5 Ways Lawyers Can Keep Leads Alive - Martindale-Avvo

5 Ways Lawyers Can Keep Leads Alive

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Lawyers often don’t think in terms of leads—warm or cold. But if you have calls coming in and then wonder why your client roster isn’t growing, you may be giving up too easily on your leads.

That tendency to stop following up has led legal intake expert Denny Newberry, former Vice President of Business Development at Captorra, to reject what many lawyers would define as a “dead lead.”

“A lot of attorneys make the assumption that when a potential client reaches out to them—whether through a voicemail they left or a website query or chat service—that they’re the only attorney that person has reached out to.”

Time Waits for No Lawyer

Newberry says most attorneys wait too long to reply to contacts, which triggers a chain reaction. By the time the law firm calls or emails, the prospective client has moved on—which could be calling another law office, but it could also be getting back to work or other tasks. When the attorney or staff member doesn’t hear back, they assume the person is no longer interested.

Like all of us, legal consumers get busy and distracted and may still be interested in having you as their lawyer. “You need to let a potential client tell you that they are no longer interested, regardless if it takes one day or one month, one attempt or five attempts,” Newberry advises.

Furthermore, research supports that a timely response is important to consumers when selecting an attorney.

  • “Responsiveness” is the most cited quality (43% of respondents) that consumers say affects their final decision when hiring an attorney.
  • 28% of consumers hire an attorney within 1-3 days from the moment they realize they need one.
  • Over 60% of consumers surveyed contact 3 or more attorneys when making a decision to hire

Don’t Let Your Leads Go Cold

Newberry recommends these best practices when responding to calls, emails, texts and web forms to maximize the number of contacts you can convert into clients.

  1. Call back immediately:  Ideally in five minutes or less. “MIT had a study that shows the response rate drops from 78 percent down to 22 percent after the first five minutes,” explains Newberry. That can be a hard pill to swallow for lawyers who often take days to reply, let alone hours or minutes. While you may think that statistic doesn’t apply to lawyers, consider that your prospective client may be a worker calling you during a lunch break or a busy parent emailing during a 15-minute window they set aside to contact a lawyer. If you call back two days—or two hours—later, that opening they had has closed.
  2. Call back… againOr text. Or email. Let’s assume your caller is busy when you call or email back, and they fail to pick up the phone or reply to your text or email. If you don’t call again, they may never get back to the part of their to-do list with your name on it. As Newberry says, let them tell you they don’t want to hire your firm—even if it takes five or 10 follow-up calls to find out.
  3. Automate the process:  Newberry recommends automating the process by setting a reminder (if you use a CRM solution, then it’s easy to tie in your reminder to your new contact) so that you actually follow through. You can also set up auto email replies, automated texts or just manually set up a new Outlook or Gmail task to remind you to try again later.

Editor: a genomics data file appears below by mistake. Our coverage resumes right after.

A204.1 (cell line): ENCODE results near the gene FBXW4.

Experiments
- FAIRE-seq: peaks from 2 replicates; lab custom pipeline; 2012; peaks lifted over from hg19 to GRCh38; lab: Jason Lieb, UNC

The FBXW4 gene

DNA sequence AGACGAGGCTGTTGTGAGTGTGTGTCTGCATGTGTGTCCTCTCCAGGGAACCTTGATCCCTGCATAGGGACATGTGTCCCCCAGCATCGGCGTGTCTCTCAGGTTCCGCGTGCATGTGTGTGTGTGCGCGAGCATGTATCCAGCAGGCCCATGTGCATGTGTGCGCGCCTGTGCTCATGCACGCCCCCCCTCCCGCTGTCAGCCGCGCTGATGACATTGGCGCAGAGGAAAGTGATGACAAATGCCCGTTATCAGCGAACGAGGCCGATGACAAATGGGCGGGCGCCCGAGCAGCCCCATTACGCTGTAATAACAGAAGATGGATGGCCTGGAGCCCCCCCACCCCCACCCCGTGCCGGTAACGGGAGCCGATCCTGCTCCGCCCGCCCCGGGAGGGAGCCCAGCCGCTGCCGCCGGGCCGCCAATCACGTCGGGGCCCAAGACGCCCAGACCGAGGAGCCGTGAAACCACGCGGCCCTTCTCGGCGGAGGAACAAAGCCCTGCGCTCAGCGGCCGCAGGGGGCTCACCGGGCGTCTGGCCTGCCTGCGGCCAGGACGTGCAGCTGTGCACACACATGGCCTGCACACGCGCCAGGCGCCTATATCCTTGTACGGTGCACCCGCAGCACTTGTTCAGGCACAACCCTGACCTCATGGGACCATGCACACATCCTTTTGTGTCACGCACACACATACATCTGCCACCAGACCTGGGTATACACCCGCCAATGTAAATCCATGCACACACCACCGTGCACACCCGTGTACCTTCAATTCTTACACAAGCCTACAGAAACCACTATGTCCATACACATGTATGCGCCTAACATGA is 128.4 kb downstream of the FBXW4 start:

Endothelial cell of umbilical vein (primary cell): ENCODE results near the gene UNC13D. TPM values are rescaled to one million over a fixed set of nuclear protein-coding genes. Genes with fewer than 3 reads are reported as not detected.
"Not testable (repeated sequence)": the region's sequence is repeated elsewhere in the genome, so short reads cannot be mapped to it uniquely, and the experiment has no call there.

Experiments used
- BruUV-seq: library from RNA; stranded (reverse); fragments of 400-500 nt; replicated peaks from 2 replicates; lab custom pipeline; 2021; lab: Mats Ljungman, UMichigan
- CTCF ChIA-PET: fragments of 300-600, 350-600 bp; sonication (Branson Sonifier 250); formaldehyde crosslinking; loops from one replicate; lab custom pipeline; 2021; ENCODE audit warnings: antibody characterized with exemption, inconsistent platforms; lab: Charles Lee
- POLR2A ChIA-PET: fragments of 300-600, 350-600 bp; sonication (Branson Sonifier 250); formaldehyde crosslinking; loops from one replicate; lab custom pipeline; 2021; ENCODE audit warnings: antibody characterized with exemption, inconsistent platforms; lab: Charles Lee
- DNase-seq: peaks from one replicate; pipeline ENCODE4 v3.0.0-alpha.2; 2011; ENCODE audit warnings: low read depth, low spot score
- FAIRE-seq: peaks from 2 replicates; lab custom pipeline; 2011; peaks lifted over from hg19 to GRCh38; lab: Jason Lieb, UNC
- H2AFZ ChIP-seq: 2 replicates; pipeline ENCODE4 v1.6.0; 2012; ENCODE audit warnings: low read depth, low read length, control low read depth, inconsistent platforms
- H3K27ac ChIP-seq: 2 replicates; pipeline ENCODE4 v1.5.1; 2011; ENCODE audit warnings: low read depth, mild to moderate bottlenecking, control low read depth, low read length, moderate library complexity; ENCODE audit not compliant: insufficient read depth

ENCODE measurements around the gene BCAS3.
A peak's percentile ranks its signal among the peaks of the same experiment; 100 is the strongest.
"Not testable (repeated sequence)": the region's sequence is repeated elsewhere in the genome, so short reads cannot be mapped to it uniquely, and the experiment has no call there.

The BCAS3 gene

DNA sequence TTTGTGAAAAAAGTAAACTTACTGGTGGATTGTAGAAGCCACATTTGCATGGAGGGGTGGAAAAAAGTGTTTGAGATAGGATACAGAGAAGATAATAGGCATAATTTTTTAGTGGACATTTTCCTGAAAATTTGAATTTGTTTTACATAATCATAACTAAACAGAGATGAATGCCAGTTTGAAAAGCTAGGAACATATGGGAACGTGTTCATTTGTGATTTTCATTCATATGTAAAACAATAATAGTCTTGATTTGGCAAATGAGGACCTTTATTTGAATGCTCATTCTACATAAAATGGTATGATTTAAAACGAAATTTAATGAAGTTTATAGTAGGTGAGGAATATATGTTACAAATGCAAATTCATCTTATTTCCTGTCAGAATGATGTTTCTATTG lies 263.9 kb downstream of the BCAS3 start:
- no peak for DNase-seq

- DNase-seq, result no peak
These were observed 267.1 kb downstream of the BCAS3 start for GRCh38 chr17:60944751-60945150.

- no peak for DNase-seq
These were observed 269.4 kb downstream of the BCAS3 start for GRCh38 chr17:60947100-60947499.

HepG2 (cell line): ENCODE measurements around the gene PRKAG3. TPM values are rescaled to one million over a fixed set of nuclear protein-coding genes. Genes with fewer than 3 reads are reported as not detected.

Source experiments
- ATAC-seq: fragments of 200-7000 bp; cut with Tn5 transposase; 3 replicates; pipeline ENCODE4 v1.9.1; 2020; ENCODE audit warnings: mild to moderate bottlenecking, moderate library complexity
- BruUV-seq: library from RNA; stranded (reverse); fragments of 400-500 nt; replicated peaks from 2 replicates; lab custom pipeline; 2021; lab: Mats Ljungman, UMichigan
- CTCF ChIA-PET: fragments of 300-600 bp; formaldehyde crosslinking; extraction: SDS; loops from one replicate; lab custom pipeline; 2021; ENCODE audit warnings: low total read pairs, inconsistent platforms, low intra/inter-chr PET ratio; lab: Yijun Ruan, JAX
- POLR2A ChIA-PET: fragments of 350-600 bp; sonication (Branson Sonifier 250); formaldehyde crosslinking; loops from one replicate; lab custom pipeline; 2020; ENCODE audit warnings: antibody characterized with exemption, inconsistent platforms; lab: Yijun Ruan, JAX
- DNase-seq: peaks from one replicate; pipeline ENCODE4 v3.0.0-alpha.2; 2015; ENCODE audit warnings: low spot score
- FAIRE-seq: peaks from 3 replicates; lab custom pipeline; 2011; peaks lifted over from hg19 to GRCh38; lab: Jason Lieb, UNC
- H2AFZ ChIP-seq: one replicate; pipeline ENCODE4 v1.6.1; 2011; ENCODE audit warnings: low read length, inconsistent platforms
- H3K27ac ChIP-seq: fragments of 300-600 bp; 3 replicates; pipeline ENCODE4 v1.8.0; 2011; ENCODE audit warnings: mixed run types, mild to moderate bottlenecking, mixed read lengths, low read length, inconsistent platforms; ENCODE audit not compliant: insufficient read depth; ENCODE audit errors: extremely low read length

4. Call back at different times:  The start of your day may be a great time for you to catch up on calls, but it may not be great for the person you’re trying to reach. Instead, make a point of staggering your call times and days, including after hours and on weekends. You can also opt for days and times that studies show are best for reaching leads.
    Pro tip: Wednesdays and Thursdays before 9 a.m. and between 4 and 5 p.m. are ideal. Avoid Tuesdays.
  5. Outsource—or in-source—lead follow-up:  Most lawyers don’t enjoy the marketing and sales side of growing a law practice, they’re busy practicing law. If your marketing spend is high, you should consider reserving some of that budget for outsourcing lead follow-up. Service providers can take lead response and follow-up off your plate, so you can focus on practicing the law and running other aspects of your firm business. But if that option isn’t in the cards for you just yet, you can also hand off the responsibility of systematically following up on calls and emails to someone on your staff. Choose someone who has time to dedicate to the task every day and who can ask and answer basic questions about a prospective client’s case, financial means, and your areas of practice.

Newberry has a final word of advice for lawyers concerned about the costs of either committing internal resources or spending externally to outsource lead follow-up. Look at the percent of your overall firm expenses that go toward marketing—that might include building and maintaining a website, online ads, other advertising, etc.—and compare that to what you spend on intake and lead follow up.

“Marketing dollars spent on generating leads are wasted,” cautions Newberry. “If you don’t have a process in place for following up and converting those leads, you simply won’t get that return on investment.”

Many firms aren’t ready to process the calls and emails that come in as a result of the firm’s successful marketing, leaving those precious leads stranded. If you want to grow your practice, you simply can’t afford to be one of those firms.

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